Today, Father's Day is one of the cycle of Christian festivals, held on the 3rd Sunday of June. And just like Mothering Sunday, Harvest Festival, Children in Need and the like, nobody would ever dream that it was anything other than a celebration passed straight down from the Bible itself.
But in fact Father's Day has an origin that goes, like everything that anybody ever celebrates anywhere, back to Pagan times.
The pre-Christian Germanic races held a feast called "VatersDag" in the middle of June every year. Although we know little about it, we can assume that it was held at the point in the year when the menfolk were sent off for six weeks to slay the neighbouring tribes and steal their chinchillas (a notable delicacy in Teutonic times). They had to get back for the feast of Lammas (or LaefandaLagerPleaseHansMass, as it was called in the original Old Proto-Saxonian) so they could get the crops in.
Although the feast was in the midst of ancient and unwritten times, the little German children would make clay models of Odin and Thunor, and hang them in their World Ash trees as a gift to the gods, in the hope that their dads would be home soon, with some really juicy chincillas to eat.
With the coming of Christianity to Britian, St Boniface and St Wilibrord decided to impose the same kind of Christianisation on pagan festivals that Augustine had applied to Christmas, Easter and St Gandalf's Day (Jan 3rd). But all the other pagan festivals had already been taken in England, and so they had to travel all the way to Holland and Germany just to find VatersDag, which had been overlooked. Landing at Wassenaar, Wilibrord was going to be killed by the locals for not wearing clogs and a pointy hat. But he got away with it by turning to the local lord and saying "Coming to meet me on this cold day in wooden shoes? You must be Frisian!" Being of Germanic blood, they assumed that this play on words was some kind of miracle, and were instantly converted.
Wilibrord and Boniface originally converted the feast to being "Our Father's Day", a celebration of the giving of the Lord's Prayer. But Pope Leo III, when introduced to the new observance, had another idea. Having crowned Charlemagne, he was in a mood for aggressively expanding the influence of his rule, and declared the festival to be "Il Papa's Day".
Throughout the Midldle Ages, the faithful would remember the Pope on that 3rd Sunday in June, buying him bottles of beer, cheap aftershave and handkerchiefs and sending them to Rome. But as time went by, the great stashes of these gifts built up. When Luther visited Rome in 1510, he was shocked to see entire warehouses full of Brut and socks - although the monks made sure none of the beer went to waste. It is a little-known fact that when he nailed 95 theses to the Wittenberg door, he had written them on hankies and nailed them with a pair of cufflinks that had been intended for Rome.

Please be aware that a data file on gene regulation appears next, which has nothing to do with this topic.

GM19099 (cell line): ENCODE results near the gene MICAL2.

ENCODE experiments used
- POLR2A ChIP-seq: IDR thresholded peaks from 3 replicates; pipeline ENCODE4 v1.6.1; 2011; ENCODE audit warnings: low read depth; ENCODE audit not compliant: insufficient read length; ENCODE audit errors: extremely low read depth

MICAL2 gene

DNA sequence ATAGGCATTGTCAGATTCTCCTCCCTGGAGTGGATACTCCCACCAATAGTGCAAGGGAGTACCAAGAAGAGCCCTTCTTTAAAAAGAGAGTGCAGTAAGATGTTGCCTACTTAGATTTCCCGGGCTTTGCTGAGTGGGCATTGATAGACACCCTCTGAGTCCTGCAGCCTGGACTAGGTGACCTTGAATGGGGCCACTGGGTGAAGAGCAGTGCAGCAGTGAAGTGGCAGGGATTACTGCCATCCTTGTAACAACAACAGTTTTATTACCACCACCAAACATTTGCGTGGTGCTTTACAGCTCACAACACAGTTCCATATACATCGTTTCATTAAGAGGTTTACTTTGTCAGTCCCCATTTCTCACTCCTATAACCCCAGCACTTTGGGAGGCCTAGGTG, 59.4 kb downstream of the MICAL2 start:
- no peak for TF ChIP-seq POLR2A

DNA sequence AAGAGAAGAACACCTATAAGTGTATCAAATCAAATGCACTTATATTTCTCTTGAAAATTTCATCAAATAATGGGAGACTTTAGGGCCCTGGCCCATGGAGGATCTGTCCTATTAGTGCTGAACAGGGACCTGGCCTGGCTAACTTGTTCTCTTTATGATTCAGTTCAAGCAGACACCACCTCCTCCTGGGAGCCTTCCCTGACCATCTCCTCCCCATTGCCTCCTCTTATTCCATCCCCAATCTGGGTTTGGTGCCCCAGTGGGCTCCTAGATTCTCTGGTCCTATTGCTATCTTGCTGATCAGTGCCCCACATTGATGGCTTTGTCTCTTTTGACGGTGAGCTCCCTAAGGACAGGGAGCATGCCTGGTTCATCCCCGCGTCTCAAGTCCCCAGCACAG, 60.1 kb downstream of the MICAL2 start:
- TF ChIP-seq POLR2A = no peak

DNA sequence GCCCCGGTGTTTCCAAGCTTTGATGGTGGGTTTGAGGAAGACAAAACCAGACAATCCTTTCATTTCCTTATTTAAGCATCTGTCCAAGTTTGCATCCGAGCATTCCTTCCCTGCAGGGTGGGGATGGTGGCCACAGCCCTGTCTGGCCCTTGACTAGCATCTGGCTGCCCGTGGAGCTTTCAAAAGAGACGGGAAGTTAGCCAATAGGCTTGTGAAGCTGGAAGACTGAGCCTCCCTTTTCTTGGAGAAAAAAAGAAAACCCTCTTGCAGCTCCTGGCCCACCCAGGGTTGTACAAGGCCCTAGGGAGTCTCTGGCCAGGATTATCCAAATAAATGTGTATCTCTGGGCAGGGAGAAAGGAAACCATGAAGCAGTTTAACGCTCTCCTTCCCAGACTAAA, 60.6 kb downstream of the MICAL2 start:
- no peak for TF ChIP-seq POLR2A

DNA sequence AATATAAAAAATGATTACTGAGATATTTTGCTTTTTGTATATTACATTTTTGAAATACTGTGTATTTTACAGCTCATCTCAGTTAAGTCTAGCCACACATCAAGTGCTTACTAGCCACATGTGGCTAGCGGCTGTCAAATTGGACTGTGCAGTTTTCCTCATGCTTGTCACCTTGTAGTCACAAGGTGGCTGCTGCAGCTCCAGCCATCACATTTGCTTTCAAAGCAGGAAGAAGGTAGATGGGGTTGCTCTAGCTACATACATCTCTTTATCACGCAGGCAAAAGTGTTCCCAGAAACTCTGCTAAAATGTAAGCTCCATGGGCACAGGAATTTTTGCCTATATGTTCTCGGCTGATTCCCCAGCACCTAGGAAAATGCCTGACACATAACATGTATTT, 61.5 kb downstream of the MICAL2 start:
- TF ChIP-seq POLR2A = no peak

Luther was always a moderate reformer. He replaced Il Papa's day with Father's Day as we more-or-less know it today. In England, Henry VIII tried to make it a feast day when everybody sent the king gifts as the father of the country. Like most of Henry's ideas, this wasn't terribly popular until the hangings started, after which it really caught on quite well.
The Puritans banned Father's Day, along with everything else. But when they had fallen from power, Charles II became a great fan of the day. He received many gifts every year - although his mistresses' husbands would sometimes wonder where the whisky and neckties they had seen in the shopping had got to, by Sunday morning.
But it was the Victorians who popularised Father's Day in the rest of Britain - Albert introducing the concept at Balmoral, from Germany where it had originated. Having nine children, he was never short of socks as long as he lived. In the 20th century, when it started to be popular in America, card-makers and other commercial operations became interested in it. And so we have the festival that we celebrate today - a Christian festival that, shamefully in my opinion, has been quite blatantly commercialised. And beyond it all, an innocent memory of those young Saxon men, kissing their children goodbye before going off to steal their neighbours' rodents.